Insiders familiar with the Nigerian civil service set up said his trip was arbitrary given his protest letter and request for a postponement of the meeting, and that since he had not received feedback, it was seen as gross insubordination within foreign service regulations.

Similarly, Maduekwe’s effort to streamline the operations of the foreign affairs ministry, particularly the embassies, was said to have been resisted by Rotimi in Washington.

The minister’s brusque style of leadership has reportedly ruffled feathers in the foreign service where most officials are used to “business as usual” bosses.

 

As such, the little or lack of cordial relations between both men compounded matters, making it almost impossible to mend fences.

In addition, other occurrences pointed to strained relations between the public officers. The usual practice is that an Ambassador receives the foreign minister at the airport when he arrives a country, and sees him off at the end of his official trip.

 

This was not the case when the minister visited Washington sometime last year to give a talk at a think-tank in the capital city.

However, by January this year, Rotimi tried to seek a rapprochement when he led a delegation to receive Maduekwe who flew into Washington as the head of the Nigerian delegation to President Obama’s inauguration.

But the short-lived détente came under strain again when Rotimi, during the swearing-in ceremony, introduced Emeka Anyaoku, the president’s special envoy, as the leader of delegation in the presence of the minister.

 

THISDAY learnt that there was actually a disagreement before the trip as to who should lead the delegation to the event.

Eventually, Anyaoku was mandated to head the Federal Government team, while Maduekwe led the foreign ministry team.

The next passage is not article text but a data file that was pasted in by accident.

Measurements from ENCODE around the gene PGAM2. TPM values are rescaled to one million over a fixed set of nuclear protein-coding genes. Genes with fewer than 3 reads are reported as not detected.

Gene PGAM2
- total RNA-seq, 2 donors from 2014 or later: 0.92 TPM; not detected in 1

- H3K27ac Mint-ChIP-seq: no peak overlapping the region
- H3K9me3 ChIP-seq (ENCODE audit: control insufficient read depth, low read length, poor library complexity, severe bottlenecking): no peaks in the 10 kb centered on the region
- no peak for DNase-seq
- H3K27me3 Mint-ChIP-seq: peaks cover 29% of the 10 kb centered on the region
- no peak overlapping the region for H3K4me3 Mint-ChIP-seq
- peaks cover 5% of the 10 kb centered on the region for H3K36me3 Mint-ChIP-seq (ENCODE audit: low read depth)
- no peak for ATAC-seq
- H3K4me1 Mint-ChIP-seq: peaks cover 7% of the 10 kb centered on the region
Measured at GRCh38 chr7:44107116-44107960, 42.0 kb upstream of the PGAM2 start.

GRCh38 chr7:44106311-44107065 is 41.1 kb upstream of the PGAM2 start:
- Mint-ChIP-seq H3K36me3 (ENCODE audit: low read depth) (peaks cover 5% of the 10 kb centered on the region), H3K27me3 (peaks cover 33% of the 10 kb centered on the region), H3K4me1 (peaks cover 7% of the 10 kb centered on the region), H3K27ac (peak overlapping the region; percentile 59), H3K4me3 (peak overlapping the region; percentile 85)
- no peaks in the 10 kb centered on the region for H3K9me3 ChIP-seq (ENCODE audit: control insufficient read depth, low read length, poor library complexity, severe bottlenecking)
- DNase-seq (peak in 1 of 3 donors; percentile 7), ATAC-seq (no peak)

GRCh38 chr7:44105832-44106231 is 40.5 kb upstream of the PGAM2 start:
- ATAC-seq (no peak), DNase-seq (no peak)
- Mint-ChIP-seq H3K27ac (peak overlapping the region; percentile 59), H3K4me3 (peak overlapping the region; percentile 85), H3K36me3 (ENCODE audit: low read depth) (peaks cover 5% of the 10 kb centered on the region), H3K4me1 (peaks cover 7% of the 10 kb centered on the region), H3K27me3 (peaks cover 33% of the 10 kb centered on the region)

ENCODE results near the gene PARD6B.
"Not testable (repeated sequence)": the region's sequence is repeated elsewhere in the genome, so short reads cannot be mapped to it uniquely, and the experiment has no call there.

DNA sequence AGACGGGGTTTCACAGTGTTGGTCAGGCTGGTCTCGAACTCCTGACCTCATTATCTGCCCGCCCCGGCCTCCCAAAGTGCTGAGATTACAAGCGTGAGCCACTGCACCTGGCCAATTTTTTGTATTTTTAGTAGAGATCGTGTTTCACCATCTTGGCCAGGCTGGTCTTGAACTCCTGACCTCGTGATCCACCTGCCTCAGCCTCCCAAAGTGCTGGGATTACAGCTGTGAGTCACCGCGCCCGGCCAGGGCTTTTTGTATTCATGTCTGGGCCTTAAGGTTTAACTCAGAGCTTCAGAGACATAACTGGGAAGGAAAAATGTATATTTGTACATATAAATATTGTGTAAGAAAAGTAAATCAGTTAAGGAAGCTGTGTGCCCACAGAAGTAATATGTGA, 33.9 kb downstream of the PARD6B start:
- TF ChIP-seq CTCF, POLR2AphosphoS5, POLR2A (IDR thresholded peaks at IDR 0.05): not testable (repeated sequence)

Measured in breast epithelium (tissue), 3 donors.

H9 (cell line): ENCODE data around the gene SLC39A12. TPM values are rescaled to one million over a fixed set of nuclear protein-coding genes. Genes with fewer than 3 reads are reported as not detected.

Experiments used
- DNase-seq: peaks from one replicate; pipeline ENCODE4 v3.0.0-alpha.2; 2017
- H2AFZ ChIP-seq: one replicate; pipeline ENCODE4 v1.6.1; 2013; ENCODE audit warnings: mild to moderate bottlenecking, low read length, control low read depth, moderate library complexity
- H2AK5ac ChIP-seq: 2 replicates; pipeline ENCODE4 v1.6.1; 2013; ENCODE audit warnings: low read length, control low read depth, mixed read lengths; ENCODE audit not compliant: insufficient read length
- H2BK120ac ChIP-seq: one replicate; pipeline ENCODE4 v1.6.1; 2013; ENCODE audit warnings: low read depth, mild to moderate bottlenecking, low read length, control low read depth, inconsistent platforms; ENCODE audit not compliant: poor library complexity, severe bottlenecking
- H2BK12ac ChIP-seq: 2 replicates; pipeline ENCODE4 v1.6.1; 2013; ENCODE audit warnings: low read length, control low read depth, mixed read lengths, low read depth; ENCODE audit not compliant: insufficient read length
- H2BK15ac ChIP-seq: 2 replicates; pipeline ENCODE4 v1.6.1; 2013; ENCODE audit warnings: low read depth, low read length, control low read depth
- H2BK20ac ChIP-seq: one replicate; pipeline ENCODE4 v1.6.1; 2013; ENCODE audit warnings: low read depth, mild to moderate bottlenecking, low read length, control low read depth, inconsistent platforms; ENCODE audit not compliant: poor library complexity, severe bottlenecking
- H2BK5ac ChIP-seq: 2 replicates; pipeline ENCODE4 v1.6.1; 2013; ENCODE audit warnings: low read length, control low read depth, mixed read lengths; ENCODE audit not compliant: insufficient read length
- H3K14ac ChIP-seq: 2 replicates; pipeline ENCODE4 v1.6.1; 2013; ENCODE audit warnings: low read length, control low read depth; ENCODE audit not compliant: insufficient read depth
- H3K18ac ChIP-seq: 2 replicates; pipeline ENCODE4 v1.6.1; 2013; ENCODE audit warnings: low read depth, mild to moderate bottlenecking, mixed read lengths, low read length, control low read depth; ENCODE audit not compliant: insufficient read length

But this presented an image problem for Nigeria, because it gave the impression that the home base was in disarray.

 

Another official of the Nigerian embassy in Washington alleged that Rotimi only appeared for work at the embassy thrice a week and retired to Florida where he has a home, for the rest of the week. “How can he effectively run a key embassy like this,” the official queried.

Before the latest incident that led to Rotimi’s recall, Anyaoku it was gathered, tried to reconcile the two men shortly after Obama’s inauguration, but failed.

 

Rotimi was a former military governor of the old Western State from 1971 to 1975. He arrived Washington DC on 31st March 2008, and presented his Letters of Credence to the then President, George Bush at the White House, on April 9, 2008.

His sudden recall means that Nigeria will have to deal with the signals the incident would send to the international community, explained a diplomatic source.

 

One way to save face is to show that Nigeria is ready to revamp its foreign relations machinery and sharpen is focus on improving the effectiveness of the country’s foreign missions overseas, he said.

 

Source- Yemi Adebowale and Constance Ikoku (Thisday)